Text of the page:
Project Proposal

Group Research Proposal: Additive Manufacturing (3D Printing)

One of the earliest technologies considered to have moved us into the modern era was the printing press. Printing evolved over centuries: first enabling mass communication to eventually becoming so ubiquitous that we now are provided with a printer free with the purchase of a laptop. This innovation allowed information to flow more freely – decentralizing the power of the church to multiple entities. With the Internet, information quickly transfers information – replacing the need for centralized printing plants. In our project, we aim to briefly explore the history of printing, it’s decentralizing impact and focus on the latest innovation in the field: 3D printing.

Last month, the Economist featured a story that seemed more like science fiction than science reporting. It featured a world in which computers following complex blue prints could create tangible three-dimensional objects by using ‘additive’ printing – molding together bits of plastic to create models of complex items. Though this technology has been developing and in use for over a decade, its innovation potential is tremendous. Engineers and designers predict that within 20-years human body parts will be able to be ‘printed’ and attached to amputees – and fully functional. If these trend projections are correct, then within our career’s span, human body parts and intellectual property could be a whole new ball game – and a trillion dollar industry. The science behind this new field is rich, complex, and evolving, and the sociological implications that this technology will have on the way we manufacture and purchase consumer goods will be highly consequential.

For the purpose of this project, we will specifically focus on the materials used in printing the layers that make up the 3D objects. The development of 3D (or additive) printing allows for us to move beyond printing with ink into a whole new realm of possibilities including: materials ranging from resins, to plastics, to even human tissue. Because this emerging technology pushes conventional ideas of printing, we will discuss the historical foundations upon which this technology is built as well as the possibilities for its future use.
Already the technology provides a billion dollar market as it’s used by rapid prototyping, speciality manufacturing and hobbyists. Even if the technology does not transpire in the same fashion as a computer-on-every-desk model, it will transform manufacturing by reducing waste – by adding material as needed – current manufacturing creates up to 90 percent waste (2).

To provide context to our analysis, we will briefly discuss how the mechanics of printing have evolved from the days of the printing press, moveable type and oil-based inks to the inkjet printer-era. The history of printing is dynamic and influential. Understanding these materials and mechanics will help us show how we have transitioned from replicating a single entity with the printing press, to mass producing any written document with the inkjet printer, to the capability of customizable printing with 3D technology.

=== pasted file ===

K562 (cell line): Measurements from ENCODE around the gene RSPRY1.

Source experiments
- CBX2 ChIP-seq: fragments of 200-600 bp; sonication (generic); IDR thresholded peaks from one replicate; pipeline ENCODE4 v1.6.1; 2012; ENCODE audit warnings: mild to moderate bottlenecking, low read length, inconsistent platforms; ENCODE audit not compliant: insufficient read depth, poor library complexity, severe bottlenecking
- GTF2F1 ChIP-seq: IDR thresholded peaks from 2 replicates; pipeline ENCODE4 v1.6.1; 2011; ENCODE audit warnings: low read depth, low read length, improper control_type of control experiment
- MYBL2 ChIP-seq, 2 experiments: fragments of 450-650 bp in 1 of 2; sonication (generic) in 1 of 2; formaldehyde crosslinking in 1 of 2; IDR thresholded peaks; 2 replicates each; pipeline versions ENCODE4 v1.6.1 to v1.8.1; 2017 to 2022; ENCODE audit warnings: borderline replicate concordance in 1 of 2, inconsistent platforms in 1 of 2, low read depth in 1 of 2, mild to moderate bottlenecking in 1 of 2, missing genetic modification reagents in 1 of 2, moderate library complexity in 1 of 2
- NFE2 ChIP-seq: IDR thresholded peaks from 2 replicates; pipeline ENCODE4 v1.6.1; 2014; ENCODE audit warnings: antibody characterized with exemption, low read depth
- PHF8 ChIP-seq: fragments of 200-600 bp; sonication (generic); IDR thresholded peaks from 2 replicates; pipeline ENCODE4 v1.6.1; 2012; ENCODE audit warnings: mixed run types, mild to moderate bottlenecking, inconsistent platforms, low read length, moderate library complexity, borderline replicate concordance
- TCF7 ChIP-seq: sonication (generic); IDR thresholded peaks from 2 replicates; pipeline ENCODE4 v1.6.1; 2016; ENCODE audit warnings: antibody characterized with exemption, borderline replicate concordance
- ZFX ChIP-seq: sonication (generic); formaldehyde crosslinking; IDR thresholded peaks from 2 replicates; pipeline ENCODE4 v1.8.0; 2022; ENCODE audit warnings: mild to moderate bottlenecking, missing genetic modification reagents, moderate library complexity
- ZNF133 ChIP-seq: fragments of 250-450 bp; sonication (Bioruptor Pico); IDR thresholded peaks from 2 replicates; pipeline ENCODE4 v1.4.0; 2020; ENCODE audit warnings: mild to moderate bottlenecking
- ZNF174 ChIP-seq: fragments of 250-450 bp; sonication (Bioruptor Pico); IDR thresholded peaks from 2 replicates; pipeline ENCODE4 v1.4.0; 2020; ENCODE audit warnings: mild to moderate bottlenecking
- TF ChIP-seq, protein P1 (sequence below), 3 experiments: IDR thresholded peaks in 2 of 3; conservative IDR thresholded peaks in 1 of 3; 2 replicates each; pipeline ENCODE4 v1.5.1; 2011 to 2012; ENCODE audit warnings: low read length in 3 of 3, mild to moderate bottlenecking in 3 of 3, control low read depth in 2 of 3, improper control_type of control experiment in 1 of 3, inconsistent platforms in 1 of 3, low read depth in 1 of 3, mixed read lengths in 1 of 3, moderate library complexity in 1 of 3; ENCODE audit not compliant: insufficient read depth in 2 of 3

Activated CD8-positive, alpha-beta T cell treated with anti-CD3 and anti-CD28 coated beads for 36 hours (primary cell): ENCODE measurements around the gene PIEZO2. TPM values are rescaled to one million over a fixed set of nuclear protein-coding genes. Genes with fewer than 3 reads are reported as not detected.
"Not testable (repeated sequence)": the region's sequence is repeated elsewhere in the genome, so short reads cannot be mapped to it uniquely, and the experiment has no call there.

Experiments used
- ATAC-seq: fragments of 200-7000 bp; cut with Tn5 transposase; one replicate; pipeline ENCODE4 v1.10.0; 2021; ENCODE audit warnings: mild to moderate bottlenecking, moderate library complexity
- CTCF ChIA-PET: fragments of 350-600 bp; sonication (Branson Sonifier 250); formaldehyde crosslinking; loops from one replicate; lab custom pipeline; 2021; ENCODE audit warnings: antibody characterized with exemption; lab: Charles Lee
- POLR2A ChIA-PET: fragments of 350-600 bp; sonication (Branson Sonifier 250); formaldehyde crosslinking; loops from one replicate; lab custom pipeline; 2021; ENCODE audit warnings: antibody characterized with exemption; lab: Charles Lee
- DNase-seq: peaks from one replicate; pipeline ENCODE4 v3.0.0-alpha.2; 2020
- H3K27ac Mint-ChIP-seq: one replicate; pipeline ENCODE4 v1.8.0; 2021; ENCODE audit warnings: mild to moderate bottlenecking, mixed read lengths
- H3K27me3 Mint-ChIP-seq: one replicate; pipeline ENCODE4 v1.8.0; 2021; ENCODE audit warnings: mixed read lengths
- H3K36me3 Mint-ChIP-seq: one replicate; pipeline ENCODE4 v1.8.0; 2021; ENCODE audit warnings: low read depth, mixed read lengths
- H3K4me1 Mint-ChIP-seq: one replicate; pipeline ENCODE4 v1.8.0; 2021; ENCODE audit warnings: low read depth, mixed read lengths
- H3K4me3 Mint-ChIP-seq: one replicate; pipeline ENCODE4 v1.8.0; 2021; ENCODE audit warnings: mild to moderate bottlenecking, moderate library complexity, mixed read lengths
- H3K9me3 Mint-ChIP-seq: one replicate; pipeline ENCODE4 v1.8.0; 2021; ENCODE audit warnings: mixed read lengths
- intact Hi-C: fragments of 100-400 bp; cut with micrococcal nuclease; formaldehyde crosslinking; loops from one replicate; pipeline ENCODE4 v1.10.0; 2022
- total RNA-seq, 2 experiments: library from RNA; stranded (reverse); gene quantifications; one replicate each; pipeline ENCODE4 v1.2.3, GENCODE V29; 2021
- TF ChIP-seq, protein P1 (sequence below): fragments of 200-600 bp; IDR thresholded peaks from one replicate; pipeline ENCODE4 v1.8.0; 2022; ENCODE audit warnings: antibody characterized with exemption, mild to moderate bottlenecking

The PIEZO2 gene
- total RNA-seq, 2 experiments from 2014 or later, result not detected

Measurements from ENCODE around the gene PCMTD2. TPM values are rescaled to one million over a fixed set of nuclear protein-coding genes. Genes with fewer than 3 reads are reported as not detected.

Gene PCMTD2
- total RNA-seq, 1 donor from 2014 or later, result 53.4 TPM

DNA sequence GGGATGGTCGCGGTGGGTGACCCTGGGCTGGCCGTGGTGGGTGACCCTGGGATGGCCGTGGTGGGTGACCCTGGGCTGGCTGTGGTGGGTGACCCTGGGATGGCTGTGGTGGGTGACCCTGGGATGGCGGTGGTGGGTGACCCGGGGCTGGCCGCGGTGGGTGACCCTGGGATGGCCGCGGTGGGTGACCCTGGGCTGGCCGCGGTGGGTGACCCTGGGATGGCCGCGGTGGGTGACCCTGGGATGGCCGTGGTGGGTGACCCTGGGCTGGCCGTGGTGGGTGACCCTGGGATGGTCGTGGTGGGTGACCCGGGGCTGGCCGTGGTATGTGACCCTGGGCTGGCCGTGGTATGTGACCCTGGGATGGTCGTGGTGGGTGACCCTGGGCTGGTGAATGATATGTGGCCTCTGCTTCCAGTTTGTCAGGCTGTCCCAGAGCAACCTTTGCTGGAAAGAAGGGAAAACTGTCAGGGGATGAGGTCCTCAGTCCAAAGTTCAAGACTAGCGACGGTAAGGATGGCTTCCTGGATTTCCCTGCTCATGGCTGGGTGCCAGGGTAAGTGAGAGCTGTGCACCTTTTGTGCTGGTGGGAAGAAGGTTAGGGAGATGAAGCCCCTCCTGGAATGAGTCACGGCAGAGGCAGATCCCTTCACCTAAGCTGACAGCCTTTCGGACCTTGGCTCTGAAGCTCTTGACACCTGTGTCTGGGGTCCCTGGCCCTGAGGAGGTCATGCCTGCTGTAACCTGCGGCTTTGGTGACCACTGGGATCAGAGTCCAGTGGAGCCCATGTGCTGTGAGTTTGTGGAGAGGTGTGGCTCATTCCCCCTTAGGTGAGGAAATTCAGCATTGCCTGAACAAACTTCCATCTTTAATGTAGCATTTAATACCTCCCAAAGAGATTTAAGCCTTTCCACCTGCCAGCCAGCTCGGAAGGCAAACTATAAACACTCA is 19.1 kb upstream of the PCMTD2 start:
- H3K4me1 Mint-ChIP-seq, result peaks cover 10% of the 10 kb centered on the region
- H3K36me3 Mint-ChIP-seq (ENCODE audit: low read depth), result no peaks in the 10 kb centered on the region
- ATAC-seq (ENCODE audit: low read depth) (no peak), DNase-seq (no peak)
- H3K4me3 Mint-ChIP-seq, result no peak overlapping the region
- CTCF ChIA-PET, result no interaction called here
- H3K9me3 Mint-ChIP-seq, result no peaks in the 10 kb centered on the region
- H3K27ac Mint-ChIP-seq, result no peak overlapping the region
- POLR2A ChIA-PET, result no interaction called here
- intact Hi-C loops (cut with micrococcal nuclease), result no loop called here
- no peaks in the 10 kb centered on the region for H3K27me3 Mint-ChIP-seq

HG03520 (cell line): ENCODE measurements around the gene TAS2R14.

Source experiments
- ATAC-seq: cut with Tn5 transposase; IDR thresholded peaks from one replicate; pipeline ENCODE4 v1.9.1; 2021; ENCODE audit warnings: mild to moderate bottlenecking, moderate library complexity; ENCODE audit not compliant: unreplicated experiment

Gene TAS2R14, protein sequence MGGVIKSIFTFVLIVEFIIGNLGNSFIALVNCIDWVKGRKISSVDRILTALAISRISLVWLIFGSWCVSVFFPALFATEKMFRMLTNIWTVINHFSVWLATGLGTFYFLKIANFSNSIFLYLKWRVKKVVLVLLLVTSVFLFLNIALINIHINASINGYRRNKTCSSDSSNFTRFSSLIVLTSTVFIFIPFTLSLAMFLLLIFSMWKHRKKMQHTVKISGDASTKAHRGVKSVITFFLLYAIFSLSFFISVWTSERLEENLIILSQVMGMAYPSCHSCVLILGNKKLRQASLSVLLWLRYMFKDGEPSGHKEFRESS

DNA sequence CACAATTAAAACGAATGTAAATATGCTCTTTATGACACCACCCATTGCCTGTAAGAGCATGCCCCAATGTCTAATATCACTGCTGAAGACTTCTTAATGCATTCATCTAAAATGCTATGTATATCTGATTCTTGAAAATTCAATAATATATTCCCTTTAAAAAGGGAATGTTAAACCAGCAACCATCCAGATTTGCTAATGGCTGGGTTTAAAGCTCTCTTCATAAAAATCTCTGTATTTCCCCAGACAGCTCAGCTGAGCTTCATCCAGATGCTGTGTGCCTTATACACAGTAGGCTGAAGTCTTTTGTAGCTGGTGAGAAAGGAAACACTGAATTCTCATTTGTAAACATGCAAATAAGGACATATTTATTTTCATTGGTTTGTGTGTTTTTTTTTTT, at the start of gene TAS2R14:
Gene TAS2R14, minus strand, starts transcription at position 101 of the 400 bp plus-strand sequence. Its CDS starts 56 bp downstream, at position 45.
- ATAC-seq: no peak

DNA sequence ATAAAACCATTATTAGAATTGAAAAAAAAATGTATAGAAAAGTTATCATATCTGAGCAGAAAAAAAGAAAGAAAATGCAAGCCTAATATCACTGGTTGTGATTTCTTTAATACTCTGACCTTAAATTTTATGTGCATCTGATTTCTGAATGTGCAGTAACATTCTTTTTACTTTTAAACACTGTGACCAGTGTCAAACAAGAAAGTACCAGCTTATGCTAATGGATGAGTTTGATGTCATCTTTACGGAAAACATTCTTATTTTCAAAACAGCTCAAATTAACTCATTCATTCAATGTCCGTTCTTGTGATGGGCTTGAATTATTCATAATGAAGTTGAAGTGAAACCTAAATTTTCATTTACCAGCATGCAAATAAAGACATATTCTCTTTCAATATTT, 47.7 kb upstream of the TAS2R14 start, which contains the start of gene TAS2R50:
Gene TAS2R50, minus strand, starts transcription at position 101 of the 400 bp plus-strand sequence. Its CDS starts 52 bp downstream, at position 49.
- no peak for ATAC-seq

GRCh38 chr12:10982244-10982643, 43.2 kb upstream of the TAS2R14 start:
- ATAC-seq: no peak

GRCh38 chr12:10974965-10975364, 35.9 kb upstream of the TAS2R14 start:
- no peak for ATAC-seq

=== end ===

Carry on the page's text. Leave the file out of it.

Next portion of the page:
The possibilities of 3D printing are seemingly limitless, crossing multiple disciplines, ranging from the arts to the sciences, and various industries, including the automotive industry and bio-engineering. As 3D printing has the potential to lower risks, reduce production constraints, and minimize costs associated with manufacturing as well as drive the trend towards mass customization, all indications suggest it will have a significant impact on future technology across the board. In this light, we will study potential implications including, how 3D printing challenges the idea of economies of scale, what it could mean for those in traditional manufacturing jobs, issues it raises surrounding intellectual property rights, and how it could alter the whole concept of competitive advantage – all for a ‘jobless economy.’

As this technology is inherently multidimensional, the span of required deliverables will allow for the capture of the technology in its grandness. There is a considerable amount of research upon which to draw to further our understanding of additive printing. To complement our research, we will seek to conduct an interview with someone within the field of 3D printing to learn more about the materials they work with, what they use 3D printing for, how they believe this field will evolve over time and what they feel the impact of the technology might be. Because this field is still nascent, we will have to be creative in how we approach components such as the video and survey. In order to best present this technology in context, we may share a visual representation of the development of printing technology over time that will impress upon the class how far printing has come.

Ultimately, we will work to document, synthesize and relay the evolution of printing and the future implications of additive printing as well as portray the materials used and the art forms produced through imagery.

DC-Area Interviewees:

John Lee, ABC Printing

Michael Weinberg, Public Knowledge

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